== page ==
— Tom Cringle's Log • Michael Scott

... what he will do against the greatest and most highly endowed prince in England, because he thinks he shall never see him again, who, at the very first news of your return, my Lord, would think only of packing his portmanteau, greasing his boots, or, at the very least, of sneaking back into ...
— The Rise of the Dutch Republic, 1555-1566 • John Lothrop Motley

... the Rue Bienfaisance at half-past eight o'clock the next evening came to see a fat, fussy, red-faced Englishman in a gray frock-coat, white spats, and a shining topper, followed by a liveried servant with a hat-box in one hand and a portmanteau in the other, so conspicuous, the pair of them, that they couldn't have any desire to conceal themselves, cross over the square before the Church of St. Augustine, fare forth into the darker side passages, and move in the direction of the street ...
— Cleek, the Master Detective • Thomas W. Hanshew

... and then I added coaxingly, 'Do please send for your portmanteau, Uncle Max; you know Lesbia is coming this evening, and you are such a favourite with her.' I knew this would be a strong inducement, for Uncle Max's soft heart would insist on treating Lesbia as though she were ...
— Uncle Max • Rosa Nouchette Carey

... on board one of the Thames steamboats (so we are informed by an eye-witness) met with a somewhat ludicrous mishap yesterday evening. It appears that he had with him a small portmanteau, or large hand-bag, which he was supporting on the rail of the stern bulwark. Just as the vessel was opposite the Savoy Hotel he incautiously raised his hand to the brim of his hat, thereby releasing hold of the bag, which overbalanced itself ...
— The Brass Bottle • F. Anstey

... a very amiable and very helpless middle-aged gentleman, who was going out again directly. Necessarily, he was going out again directly, because the Marshalsea lock never turned upon a debtor who was not. He brought in a portmanteau with him, which he doubted its being worth while to unpack; he was so perfectly clear—like all the rest of them, the turnkey on the lock said—that he was ...
— Little Dorrit • Charles Dickens

... broke bright and mellow with the rays of the winter sun, which in Carolina lends the warmth of October to the chills of January, when, with my portmanteau strapped, and my thin overcoat on my arm, I gave my last 'God bless you' to the octoroon woman, and turned my ...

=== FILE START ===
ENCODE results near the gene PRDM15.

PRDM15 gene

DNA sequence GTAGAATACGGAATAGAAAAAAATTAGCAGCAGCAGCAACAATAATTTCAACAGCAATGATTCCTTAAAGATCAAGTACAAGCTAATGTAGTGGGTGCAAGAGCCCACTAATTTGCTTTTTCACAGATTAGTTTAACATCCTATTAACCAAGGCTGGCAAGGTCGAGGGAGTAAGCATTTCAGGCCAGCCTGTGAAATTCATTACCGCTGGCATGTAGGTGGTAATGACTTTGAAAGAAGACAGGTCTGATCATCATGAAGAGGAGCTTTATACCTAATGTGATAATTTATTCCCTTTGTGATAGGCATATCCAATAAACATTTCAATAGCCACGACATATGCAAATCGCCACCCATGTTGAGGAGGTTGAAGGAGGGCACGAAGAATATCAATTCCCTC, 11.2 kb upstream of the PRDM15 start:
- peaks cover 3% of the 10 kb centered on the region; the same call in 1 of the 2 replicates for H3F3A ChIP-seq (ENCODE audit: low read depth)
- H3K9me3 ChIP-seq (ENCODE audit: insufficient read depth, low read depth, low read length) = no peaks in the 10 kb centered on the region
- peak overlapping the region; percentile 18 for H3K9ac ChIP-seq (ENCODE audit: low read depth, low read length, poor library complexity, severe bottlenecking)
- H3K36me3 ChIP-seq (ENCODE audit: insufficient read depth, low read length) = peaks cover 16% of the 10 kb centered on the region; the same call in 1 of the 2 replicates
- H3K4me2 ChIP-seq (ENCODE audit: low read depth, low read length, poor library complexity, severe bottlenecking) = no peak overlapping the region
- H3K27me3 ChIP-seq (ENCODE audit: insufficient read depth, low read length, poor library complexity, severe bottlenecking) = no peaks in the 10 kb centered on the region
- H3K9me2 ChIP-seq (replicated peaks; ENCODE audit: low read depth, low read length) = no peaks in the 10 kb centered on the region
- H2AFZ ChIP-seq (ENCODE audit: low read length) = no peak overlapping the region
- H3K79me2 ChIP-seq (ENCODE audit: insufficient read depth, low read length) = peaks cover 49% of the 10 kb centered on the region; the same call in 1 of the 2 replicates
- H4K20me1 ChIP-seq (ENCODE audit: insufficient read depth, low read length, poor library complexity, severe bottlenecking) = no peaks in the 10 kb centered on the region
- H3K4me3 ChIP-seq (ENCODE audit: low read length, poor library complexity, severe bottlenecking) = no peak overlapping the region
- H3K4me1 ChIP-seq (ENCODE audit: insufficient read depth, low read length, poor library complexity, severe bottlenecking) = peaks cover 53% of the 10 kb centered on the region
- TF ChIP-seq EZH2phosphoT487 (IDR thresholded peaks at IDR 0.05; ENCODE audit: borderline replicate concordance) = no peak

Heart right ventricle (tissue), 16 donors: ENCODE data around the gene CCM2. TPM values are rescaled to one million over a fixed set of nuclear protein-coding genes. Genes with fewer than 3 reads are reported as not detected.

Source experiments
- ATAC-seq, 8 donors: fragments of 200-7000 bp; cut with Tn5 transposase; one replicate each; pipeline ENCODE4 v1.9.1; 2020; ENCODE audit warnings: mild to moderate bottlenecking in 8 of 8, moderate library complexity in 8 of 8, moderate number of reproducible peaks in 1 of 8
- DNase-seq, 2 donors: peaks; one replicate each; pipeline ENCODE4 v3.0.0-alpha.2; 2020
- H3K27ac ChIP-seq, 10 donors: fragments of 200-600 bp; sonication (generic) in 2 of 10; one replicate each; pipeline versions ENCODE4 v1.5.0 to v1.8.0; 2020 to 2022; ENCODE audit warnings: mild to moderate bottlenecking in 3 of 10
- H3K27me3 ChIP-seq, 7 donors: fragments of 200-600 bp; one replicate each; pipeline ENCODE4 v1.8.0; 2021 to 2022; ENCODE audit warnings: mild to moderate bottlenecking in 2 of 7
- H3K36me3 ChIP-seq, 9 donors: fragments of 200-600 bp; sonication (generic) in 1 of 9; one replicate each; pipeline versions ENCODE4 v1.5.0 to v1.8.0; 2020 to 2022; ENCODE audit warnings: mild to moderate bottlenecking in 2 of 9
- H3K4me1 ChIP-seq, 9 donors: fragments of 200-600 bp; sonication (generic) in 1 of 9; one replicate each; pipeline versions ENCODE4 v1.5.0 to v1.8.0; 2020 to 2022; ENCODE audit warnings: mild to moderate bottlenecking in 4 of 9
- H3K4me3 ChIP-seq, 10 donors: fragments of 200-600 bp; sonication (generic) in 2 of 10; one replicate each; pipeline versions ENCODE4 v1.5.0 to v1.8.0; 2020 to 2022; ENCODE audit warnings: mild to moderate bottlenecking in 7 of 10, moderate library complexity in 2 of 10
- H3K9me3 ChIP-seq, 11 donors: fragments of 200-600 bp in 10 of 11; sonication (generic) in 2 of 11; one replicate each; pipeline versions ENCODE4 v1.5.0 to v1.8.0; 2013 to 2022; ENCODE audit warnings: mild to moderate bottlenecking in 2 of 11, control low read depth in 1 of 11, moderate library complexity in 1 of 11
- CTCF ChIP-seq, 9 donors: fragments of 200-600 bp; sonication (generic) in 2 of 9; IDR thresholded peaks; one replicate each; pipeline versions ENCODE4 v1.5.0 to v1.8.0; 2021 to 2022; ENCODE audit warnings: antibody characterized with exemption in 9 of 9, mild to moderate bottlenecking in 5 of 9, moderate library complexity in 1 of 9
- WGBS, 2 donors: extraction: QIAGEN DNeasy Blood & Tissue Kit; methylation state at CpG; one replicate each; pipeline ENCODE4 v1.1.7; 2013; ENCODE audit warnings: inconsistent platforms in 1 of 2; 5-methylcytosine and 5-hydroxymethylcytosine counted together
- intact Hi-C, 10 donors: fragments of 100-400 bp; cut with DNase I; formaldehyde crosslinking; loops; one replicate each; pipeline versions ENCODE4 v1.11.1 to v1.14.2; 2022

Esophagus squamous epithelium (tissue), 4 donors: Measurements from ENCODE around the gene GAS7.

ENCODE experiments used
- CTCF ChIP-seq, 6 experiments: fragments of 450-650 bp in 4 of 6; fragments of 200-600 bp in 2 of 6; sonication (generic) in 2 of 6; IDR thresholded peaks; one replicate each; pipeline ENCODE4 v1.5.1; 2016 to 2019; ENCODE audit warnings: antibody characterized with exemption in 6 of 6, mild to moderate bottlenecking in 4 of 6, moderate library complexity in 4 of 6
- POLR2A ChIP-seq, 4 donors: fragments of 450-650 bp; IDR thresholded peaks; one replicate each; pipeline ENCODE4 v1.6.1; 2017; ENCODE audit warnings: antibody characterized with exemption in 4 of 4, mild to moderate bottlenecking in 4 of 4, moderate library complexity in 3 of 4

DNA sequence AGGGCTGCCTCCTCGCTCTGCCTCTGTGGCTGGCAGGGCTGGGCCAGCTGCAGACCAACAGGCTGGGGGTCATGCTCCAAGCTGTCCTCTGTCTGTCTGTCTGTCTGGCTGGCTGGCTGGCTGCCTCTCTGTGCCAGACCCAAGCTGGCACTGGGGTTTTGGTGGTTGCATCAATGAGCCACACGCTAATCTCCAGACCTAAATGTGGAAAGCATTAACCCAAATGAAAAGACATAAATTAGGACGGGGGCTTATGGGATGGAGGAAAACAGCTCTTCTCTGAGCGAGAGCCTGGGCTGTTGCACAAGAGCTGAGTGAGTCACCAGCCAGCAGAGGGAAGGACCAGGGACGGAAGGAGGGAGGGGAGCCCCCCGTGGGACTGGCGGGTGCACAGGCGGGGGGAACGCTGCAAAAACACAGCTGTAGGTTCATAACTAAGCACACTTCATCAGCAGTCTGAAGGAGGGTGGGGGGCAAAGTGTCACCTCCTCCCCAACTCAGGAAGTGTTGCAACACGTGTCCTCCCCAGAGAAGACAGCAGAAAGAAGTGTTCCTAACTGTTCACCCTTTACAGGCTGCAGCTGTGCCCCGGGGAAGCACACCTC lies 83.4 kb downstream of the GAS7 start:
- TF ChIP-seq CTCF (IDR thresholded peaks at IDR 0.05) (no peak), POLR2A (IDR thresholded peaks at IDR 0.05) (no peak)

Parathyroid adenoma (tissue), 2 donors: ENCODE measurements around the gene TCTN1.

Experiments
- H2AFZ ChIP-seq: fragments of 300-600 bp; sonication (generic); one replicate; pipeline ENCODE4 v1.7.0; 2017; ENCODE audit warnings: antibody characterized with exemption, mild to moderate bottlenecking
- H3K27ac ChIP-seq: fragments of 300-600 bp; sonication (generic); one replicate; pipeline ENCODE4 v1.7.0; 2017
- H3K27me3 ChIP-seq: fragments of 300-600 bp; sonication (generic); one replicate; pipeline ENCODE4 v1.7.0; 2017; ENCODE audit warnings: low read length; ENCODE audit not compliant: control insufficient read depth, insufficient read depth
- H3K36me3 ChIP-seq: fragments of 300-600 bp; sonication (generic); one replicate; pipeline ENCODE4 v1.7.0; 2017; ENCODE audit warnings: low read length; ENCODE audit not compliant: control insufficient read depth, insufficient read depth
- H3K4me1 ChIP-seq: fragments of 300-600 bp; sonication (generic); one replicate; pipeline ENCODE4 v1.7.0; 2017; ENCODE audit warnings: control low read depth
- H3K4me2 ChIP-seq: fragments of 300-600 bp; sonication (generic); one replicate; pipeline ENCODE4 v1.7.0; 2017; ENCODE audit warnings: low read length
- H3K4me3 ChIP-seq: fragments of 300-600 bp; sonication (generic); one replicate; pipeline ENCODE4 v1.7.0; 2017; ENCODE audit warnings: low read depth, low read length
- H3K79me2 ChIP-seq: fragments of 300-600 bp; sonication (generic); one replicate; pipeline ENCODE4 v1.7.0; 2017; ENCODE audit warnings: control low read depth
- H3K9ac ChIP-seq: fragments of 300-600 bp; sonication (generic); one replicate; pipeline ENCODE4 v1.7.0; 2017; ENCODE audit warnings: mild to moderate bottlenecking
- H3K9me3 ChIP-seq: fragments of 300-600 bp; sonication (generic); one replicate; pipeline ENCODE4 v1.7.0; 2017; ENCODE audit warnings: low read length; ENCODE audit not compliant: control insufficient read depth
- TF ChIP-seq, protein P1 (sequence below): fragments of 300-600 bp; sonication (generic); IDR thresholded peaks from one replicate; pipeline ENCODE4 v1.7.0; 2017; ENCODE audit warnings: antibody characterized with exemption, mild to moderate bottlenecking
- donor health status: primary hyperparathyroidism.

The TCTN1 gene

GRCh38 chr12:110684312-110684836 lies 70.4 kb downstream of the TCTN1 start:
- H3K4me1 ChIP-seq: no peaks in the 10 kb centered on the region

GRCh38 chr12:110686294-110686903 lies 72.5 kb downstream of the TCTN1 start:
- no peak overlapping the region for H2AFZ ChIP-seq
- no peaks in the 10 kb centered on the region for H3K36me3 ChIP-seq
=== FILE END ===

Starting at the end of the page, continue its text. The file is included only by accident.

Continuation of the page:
— The Continental Monthly, Vol. 2, No. 2, August, 1862 - Devoted to Literature and National Policy • Various

... Perhaps they wilfully closed their ears, for many of them were sorry for Trenck; but, at all events, the eleven bars were at last sawn through, and all that remained was to make a rope ladder. This he did by tearing his leather portmanteau into strips, and plaiting them into a rope, and as this was not long enough, he added his sheets. The night was dark and rainy, which favoured him, and he reached the bottom of the rampart in safety. Unluckily, ...
— The True Story Book • Andrew Lang

... to get out of the open door of the cab. "Why, don't you know; pappy, that a leopard cannot change his spots, or an Etheopian his skin? Take care of the step, pappy! That's right. Come here, Marie, and give the cabman a hand with this portmanteau." ...
— Macleod of Dare • William Black

... John took the Bishop's cloak And spread it upon the ground. And out of the Bishop's portmanteau He ...
— From John O'Groats to Land's End • Robert Naylor and John Naylor

... my accustomed visit to the neighbouring wood where I collected my own food and brought home firing for my protectors, I found on the ground a leathern portmanteau containing several articles of dress and some books. I eagerly seized the prize and returned with it to my hovel. Fortunately the books were written in the language, the elements of which I had acquired at the cottage; ...
— Frankenstein - or The Modern Prometheus • Mary Wollstonecraft (Godwin) Shelley

... asked Jasper, wonderingly; "the luggage is all right; it's gone up to the rooms—all except the portmanteau, and Francis will go down to the station and ...
— Five Little Peppers Abroad • Margaret Sidney

... would be at once improving to you and agreeable to my feelings. And now,' said Mr Pecksniff, in conclusion, 'to drop, for the present, our professional relations and advert to private matters, I shall be glad to talk with you in my own room, while I pack up my portmanteau.' ...
— Life And Adventures Of Martin Chuzzlewit • Charles Dickens

... A heavy and well-worn leather portmanteau, much adorned with foreign luggage labels, stood in the centre of the floor. From a litter of objects piled up on a side table the Major was transferring to it various brown-paper packages which he checked by a list ...
— The Yellow Streak • Williams, Valentine

... rejoined the Chevalier. Breton was packing a large portmanteau. He had gathered together those things which he knew ...
— The Grey Cloak • Harold MacGrath